- PCI Compliant Companies Don’t Suffer Breaches – This is an article that I have a hard time swallowing. The logic is that no company that’s been breached has been PCI compliant (as opposed to validated, read the first article) because deeper inspection found some way they weren’t compliant. But my own experience is that you’re always going to find at least some portion of an enterprise that’s not compliant if you dig deep enough. No one is perfect. And that’s exactly what the bad guys are doing to these big companies, digging and digging until they find the one server in the enterprise that was misconfigured or in the wrong network.
- Making PCI Easier – A Reality/Health Check – Wow, merchants can make PCI compliance easier on themselves by actually applying some resources to the project. Who’d a thunk it? Actually, getting the manpower and tools to become complaint is one of the things that got me excited about PCI when I was a security manager several years ago.
- A Smarter Alternative to PCI – Let’s give merchants the option of complying with PCI, as long as they secure their environments. Oh yeah, that worked soooo well before the PCI requirements started getting what little teeth they have now. Instead they’d go back to ignoring the cardholder environment and concentrate on whatever the other hot project of the day is. Making security optional is a guaranteed failure, instead of the potential failures that happens when merchants meet the standard and don’t go any further.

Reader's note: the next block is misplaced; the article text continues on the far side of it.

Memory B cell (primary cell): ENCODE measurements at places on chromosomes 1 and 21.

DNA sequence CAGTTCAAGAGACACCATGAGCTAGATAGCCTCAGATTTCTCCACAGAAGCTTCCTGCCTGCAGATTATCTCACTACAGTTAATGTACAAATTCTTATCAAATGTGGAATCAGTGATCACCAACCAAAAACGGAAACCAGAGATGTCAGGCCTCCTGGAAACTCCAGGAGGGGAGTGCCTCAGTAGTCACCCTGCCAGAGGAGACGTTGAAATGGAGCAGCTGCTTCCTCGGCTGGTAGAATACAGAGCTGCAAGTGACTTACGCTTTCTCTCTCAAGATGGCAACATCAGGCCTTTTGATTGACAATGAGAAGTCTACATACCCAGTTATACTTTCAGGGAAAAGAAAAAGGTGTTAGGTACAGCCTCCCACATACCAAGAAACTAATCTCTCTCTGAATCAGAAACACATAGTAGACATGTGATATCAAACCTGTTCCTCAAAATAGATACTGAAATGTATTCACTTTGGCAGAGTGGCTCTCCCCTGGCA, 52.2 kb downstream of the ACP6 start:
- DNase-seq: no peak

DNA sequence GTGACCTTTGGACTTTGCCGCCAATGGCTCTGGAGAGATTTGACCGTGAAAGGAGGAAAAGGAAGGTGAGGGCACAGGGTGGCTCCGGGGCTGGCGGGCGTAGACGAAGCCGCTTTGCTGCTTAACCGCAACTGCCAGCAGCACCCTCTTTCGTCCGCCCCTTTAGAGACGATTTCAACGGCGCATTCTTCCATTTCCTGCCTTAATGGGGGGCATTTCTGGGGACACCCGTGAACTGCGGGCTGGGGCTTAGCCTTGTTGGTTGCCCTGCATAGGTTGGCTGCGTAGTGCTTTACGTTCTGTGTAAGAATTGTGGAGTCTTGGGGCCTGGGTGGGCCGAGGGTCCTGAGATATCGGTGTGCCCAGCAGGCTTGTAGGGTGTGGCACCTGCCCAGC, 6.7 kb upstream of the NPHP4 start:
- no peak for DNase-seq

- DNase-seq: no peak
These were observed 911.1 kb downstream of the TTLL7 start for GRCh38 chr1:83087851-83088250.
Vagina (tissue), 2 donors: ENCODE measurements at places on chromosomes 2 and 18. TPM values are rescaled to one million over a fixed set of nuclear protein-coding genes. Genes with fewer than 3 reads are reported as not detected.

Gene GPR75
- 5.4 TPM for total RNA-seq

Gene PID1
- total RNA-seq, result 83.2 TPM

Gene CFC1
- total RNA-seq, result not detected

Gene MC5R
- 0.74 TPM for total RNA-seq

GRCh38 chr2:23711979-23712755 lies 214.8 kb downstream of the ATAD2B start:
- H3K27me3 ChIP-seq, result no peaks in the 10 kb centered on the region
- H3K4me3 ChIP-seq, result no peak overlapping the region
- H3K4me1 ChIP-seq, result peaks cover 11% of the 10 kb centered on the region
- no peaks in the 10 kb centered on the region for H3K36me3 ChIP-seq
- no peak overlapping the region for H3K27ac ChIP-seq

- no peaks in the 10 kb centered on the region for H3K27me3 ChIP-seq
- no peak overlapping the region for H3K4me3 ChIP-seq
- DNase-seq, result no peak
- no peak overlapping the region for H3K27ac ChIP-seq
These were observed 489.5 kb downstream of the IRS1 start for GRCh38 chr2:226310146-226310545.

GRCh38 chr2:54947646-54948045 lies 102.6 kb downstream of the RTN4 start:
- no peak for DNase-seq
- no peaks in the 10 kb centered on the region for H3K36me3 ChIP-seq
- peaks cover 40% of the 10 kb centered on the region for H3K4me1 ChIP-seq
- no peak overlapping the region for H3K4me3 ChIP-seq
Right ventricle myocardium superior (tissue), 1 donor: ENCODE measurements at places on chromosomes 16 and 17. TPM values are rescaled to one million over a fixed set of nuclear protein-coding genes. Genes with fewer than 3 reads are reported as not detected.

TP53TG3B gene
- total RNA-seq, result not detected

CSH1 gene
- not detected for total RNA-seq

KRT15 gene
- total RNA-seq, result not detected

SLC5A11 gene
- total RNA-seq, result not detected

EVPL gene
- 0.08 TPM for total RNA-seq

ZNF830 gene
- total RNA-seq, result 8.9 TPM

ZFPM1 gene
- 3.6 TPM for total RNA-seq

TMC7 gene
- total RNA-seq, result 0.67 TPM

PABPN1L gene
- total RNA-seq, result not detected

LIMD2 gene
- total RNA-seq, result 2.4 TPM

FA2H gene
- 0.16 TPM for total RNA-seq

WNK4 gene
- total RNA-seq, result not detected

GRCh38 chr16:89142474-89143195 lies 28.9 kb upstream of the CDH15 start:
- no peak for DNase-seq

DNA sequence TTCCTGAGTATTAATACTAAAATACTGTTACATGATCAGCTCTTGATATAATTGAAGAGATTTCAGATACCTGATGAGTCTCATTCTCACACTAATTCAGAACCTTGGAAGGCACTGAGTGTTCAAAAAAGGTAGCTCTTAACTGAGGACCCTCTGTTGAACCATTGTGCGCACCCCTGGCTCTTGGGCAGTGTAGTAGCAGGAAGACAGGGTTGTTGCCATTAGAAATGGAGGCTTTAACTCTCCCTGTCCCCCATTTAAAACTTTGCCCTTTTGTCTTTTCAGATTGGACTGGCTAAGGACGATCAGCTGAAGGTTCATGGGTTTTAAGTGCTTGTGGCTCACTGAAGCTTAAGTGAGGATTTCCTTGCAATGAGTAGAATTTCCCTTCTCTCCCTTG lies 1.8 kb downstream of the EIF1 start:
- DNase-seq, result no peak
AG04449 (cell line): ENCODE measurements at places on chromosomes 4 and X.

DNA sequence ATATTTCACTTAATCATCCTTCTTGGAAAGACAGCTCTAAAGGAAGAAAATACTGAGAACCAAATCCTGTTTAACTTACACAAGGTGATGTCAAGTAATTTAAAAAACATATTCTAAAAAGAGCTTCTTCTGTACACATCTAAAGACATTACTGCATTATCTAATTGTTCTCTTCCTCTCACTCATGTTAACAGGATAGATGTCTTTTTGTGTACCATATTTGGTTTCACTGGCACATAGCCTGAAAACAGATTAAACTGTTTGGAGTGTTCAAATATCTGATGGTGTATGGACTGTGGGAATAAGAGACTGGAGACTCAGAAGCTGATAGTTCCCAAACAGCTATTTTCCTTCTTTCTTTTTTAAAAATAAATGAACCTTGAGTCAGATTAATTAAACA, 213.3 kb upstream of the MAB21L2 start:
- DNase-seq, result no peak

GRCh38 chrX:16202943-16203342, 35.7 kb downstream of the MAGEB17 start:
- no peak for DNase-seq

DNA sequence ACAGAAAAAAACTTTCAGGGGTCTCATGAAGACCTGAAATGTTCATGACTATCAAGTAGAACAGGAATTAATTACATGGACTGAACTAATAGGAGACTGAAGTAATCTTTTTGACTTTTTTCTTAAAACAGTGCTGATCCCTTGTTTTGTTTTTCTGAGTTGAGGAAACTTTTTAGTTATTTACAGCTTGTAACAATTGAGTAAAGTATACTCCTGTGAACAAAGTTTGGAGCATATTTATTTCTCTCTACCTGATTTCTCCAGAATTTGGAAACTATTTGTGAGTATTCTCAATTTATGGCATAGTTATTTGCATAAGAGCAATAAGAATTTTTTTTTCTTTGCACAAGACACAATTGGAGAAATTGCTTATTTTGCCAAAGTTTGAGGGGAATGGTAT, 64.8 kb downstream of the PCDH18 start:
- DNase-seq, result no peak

- Network Solutions under large scale DDoS attack, Millions of websites potentially unreachable
- Monster.com reports theft of user data – I think I have a Monster account. I haven’t checked it in five years or so. If you take the Monster.com breach and add the information to the Heartland breach (which I can’t talk about), you get a huge potential for identity theft. I just hope the two groups that perpetrated these two attacks don’t get together and cross refernce the data.
Hack in the Box is one of those security conferences I’ve wanted to go to, but traveling to Malaysia is a little out of my budget. The content of most of the presentations is probably a little over my head as well, which is another reason I’ve never pushed for it. Now I have a chance to view the presentation and see if my estimation is correct. This might encourage me to push to go to the next HITB in Dubai.
HITBSecConf2008 Press release:
The videos from HITBSecConf2008 – Malaysia are now available for download!
Keynote Address 1: The Art of Click-Jacking – Jeremiah Grossman
Keynote Address 2: Cyberwar is Bullshit – Marcus Ranum
- Delivering Identity Management 2.0 by Leveraging OPSS
- Bluepilling the Xen Hypervisor
- Pass the Hash Toolkit for Windows
- Internet Explorer 8 – Trustworthy Engineering and Browsing
- Full Process Reconsitution from Memory
- Hacking Internet Kiosks
- Analysis and Visualization of Common Packers